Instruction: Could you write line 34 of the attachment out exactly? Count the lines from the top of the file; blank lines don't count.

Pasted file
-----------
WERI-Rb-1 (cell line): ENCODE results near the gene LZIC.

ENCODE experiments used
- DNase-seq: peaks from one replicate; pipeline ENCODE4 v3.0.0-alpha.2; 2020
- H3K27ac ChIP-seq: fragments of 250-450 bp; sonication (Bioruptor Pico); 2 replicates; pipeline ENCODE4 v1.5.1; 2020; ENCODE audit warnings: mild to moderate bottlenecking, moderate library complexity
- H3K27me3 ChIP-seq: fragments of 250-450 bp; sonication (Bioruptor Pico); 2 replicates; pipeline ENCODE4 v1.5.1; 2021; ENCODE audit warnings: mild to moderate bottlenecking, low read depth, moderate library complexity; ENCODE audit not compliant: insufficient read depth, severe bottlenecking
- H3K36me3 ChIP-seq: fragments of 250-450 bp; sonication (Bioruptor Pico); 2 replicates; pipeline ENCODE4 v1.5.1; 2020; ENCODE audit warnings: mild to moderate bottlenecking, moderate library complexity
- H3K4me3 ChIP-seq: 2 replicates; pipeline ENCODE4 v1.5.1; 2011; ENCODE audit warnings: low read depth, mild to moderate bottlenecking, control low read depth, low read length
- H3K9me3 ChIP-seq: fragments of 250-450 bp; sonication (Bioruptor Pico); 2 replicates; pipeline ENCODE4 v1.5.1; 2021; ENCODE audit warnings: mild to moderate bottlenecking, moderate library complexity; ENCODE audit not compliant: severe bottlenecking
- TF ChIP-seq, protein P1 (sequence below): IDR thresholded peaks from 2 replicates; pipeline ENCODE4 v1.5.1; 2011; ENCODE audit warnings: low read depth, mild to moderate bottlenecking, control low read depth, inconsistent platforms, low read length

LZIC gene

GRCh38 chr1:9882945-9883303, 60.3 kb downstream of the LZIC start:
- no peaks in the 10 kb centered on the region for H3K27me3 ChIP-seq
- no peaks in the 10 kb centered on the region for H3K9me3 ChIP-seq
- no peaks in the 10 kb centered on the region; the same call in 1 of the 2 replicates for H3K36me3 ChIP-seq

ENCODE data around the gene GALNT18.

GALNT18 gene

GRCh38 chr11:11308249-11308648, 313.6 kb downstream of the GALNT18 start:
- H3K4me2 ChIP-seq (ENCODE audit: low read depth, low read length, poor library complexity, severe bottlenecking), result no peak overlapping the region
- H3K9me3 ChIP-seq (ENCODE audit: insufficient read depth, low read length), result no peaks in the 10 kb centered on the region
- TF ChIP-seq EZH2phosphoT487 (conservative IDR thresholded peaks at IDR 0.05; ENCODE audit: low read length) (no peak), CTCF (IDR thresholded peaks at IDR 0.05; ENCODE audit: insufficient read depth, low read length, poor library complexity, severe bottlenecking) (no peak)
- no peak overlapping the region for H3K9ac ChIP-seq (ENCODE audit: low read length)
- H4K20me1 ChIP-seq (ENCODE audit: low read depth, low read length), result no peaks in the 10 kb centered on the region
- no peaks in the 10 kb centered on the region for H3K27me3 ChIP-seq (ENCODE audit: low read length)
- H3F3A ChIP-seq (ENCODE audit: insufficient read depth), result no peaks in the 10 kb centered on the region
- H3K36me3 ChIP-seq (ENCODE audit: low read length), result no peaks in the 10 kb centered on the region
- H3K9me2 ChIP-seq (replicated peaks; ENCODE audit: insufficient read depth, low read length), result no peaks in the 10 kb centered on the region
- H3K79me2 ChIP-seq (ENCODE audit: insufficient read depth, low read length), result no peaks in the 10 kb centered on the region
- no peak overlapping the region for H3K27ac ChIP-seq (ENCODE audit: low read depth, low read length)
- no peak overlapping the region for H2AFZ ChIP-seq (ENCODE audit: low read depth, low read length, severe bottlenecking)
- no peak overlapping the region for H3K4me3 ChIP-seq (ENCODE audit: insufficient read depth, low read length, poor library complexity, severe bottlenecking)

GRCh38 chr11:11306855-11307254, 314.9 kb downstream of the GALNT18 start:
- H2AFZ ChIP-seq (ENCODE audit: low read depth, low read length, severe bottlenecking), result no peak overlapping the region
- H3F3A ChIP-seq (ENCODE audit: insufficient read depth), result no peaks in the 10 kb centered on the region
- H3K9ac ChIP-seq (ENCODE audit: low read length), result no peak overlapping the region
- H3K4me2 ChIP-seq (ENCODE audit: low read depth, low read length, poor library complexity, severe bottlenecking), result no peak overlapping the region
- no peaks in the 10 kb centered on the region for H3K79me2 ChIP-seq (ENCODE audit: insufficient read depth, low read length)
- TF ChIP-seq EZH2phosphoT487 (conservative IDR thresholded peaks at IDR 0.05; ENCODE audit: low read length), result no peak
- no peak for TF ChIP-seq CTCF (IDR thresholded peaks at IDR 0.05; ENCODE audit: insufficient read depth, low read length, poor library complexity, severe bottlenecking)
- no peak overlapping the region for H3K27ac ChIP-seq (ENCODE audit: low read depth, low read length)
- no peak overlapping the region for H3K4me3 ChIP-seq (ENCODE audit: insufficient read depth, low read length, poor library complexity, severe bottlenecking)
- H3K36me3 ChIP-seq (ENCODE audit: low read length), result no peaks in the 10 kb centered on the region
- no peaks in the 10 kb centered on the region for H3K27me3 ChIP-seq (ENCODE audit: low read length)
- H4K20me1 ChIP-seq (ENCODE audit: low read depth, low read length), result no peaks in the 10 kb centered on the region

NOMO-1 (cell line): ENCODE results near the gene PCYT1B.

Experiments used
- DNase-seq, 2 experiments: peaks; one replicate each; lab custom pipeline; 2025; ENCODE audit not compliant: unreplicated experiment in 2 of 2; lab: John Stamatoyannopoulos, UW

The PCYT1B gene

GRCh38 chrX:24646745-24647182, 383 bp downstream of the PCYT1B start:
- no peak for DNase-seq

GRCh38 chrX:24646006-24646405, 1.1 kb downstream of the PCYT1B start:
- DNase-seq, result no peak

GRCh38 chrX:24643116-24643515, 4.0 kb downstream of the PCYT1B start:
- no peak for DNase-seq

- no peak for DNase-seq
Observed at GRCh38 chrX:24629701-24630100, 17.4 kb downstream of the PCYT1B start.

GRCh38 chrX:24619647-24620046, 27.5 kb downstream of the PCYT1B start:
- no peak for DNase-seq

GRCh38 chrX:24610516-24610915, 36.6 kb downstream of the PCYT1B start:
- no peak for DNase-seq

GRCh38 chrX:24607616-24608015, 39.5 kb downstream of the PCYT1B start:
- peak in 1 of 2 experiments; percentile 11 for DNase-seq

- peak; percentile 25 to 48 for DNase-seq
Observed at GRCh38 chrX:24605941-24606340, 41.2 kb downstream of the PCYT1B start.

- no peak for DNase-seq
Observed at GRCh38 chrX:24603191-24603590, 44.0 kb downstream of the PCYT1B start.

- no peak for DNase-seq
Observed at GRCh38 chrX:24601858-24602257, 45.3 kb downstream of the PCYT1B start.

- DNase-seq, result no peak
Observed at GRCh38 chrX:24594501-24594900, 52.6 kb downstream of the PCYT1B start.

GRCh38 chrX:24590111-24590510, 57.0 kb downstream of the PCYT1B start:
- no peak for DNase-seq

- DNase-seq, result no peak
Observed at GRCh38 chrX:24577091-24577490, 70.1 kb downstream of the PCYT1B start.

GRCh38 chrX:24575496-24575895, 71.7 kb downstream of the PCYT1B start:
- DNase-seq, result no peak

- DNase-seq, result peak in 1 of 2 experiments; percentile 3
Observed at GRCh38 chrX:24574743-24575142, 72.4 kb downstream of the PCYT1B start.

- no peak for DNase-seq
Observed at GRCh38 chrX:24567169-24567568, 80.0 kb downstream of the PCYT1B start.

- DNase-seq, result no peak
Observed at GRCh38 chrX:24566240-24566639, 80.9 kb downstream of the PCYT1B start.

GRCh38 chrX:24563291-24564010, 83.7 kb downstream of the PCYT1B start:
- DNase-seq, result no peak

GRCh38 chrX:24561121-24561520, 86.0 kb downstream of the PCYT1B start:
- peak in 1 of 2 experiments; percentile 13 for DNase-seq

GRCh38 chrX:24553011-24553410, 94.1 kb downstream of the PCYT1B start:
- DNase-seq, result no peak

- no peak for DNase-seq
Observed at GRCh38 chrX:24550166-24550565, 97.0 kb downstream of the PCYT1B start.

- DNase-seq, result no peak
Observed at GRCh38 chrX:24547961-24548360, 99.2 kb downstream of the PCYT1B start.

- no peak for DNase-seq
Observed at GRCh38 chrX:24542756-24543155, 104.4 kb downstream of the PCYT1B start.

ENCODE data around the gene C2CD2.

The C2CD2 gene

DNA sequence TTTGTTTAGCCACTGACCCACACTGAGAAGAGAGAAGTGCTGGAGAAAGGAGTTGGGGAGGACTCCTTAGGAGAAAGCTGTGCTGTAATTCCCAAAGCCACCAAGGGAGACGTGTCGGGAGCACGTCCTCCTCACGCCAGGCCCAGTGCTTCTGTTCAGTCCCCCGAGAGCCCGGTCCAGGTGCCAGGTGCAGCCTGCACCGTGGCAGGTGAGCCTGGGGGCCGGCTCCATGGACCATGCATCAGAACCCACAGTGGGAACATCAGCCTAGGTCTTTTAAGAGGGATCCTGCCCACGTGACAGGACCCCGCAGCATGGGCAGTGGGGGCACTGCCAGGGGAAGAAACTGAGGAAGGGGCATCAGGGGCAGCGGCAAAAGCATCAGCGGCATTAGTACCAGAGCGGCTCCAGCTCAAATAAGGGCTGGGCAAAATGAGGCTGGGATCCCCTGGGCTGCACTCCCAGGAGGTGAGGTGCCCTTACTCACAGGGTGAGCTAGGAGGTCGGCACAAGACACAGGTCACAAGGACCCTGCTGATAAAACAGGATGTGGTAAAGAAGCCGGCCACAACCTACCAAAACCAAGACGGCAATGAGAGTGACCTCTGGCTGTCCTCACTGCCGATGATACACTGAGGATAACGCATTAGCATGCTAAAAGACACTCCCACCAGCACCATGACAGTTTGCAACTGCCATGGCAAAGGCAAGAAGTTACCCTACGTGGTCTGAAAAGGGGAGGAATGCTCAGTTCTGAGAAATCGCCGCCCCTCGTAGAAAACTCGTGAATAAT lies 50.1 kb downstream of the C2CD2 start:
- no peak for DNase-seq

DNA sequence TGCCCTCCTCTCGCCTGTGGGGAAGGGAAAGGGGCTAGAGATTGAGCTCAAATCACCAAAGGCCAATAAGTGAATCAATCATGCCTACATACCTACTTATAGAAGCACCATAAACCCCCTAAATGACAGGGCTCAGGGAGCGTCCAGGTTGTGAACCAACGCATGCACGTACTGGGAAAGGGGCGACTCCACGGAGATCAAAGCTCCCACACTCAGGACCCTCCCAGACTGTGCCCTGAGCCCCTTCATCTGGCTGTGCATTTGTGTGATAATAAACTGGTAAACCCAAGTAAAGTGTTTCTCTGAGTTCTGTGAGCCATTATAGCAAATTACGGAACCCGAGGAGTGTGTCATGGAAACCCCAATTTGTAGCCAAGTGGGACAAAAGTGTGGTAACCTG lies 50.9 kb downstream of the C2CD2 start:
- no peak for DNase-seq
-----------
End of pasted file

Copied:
- H3K9ac ChIP-seq (ENCODE audit: low read length), result no peak overlapping the region